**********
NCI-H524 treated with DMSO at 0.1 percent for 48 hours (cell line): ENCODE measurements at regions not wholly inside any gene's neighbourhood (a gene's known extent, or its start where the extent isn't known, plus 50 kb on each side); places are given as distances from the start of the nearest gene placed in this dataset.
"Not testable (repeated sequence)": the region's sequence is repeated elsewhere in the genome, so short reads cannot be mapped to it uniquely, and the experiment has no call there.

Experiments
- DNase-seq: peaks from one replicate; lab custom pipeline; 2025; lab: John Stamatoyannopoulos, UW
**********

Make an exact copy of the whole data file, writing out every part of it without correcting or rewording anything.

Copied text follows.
NCI-H524 treated with DMSO at 0.1 percent for 48 hours (cell line): ENCODE measurements at regions not wholly inside any gene's neighbourhood (a gene's known extent, or its start where the extent isn't known, plus 50 kb on each side); places are given as distances from the start of the nearest gene placed in this dataset.
"Not testable (repeated sequence)": the region's sequence is repeated elsewhere in the genome, so short reads cannot be mapped to it uniquely, and the experiment has no call there.

Experiments
- DNase-seq: peaks from one replicate; lab custom pipeline; 2025; lab: John Stamatoyannopoulos, UW